Slap on a Smile

Henry Sutpen is a major player in the narrative of Absalom, Absalom!, and his depiction offers a master class in how to construct a fully-fleshed fictional personality through the accumulation of assorted detail.  If an author wanted to convey, for example, that a character was provincial and something of a puritan, how might he or she go about that process?  William Faulkner demonstrates.

One might begin by describing the character’s background, “raised in provincial North Mississippi.”  Here, in this “provincial backwater,” brought up in a “puritan country household,” the character might demonstrate his “puritan heritage” by spending a sexually tentative adolescence socializing with his fellow “provincial virgins.”  After this, he could move on to “a small new provincial college,” where his “puritan’s provincial horror of revealing surprise or ignorance” might be challenged by new experiences, but his “provincial soul” could remain intact, as well as his “puritan’s humility.”  (Another authorial strategy is to describe the character as having a “puritan character.”)

In the event that such techniques fail to adequately communicate the desired amount of puritanical provincialism, a writer might furthermore portray the protagonist’s “provincial face,” “provincial manners,” “fierce provincial’s pride,” and “puritan’s provincial mind.”  Or address him as “Henry, the provincial” and “Henry the puritan”—also effective.

This same light touch can be applied to rendering the subtleties of a character’s demeanor.  Take Charles Bon, Henry’s college chum, whose seemingly pleasant disposition is a facade meant to keep others at arm’s length—“an expression on his face you might call smiling except that it was not that but just something you couldn’t see through or past.”  Or, as is clarified later within the same sentence, “the smiling that wasn’t smiling but was just something you were not supposed to see beyond.”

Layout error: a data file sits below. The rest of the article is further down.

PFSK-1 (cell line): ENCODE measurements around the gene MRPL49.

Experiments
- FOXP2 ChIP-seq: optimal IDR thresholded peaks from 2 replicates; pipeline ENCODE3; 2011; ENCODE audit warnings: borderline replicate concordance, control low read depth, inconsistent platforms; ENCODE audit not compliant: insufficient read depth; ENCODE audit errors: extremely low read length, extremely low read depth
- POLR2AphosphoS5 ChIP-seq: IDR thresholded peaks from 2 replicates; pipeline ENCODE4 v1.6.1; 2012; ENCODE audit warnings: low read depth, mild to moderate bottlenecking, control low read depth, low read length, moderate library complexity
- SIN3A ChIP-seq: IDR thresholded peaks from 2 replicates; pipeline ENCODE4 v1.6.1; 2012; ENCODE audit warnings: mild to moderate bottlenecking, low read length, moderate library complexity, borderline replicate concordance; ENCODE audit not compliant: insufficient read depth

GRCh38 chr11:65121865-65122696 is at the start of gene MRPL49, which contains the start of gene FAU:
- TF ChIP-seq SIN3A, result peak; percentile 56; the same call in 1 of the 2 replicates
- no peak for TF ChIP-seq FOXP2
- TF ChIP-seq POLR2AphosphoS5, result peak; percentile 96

The gradations of Bon’s countenance are more finely delineated as the chapter continues, with such additional descriptions as “that expression which might at a glance be called smiling,” “that expression which was not smiling but just something not to be seen through,” and “that expression you might call smiling but which was not, which was just something that even just a clodhopper bastard was not intended to see beyond.”  This rainbow of facial colorings is rendered with even greater precision (albeit to slightly more repetitive effect than one might expect contained in a single sentence) as Bon “lounged into the lawyer’s office and watched from behind that something which could have been called smiling…watching [the lawyer] from behind the smiling…listening courteous and quiet behind that expression which you were not supposed to see past.”

Oddly enough, it is the sight of his provincial puritan friend that especially elicits this toothy subterfuge: “Bon would look at him for a moment with that expression which could have been smiling…and Henry panting, ‘Stop! Stop!’ and Bon watching him with that faint thin expression.”  Or “Bon…sits looking at Henry with that expression which might be called smiling”; or “Bon…again watched Henry with that faint expression about the eyes and mouth which might be smiling.”  Considering that the above are among over a score of expressions exhibited in the book, it might rightly be the reader instead who—smiling or more likely wincing—is at some point compelled to pant, “Stop! Stop!”*

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*Among that score are a number of the amazed variety, no big surprise: “the expression of fatalistic and amazed determination,” “his expression of grim and embittered amazement,” “Shreve’s expression of cherubic and erudite amazement.”  At the other end of the emotional spectrum is one character with an “expressionless and rocklike face”—or, put another way (which Faulkner, of course, does): “the grim rocklike man who had looked at him…with absolutely no alteration of expression.”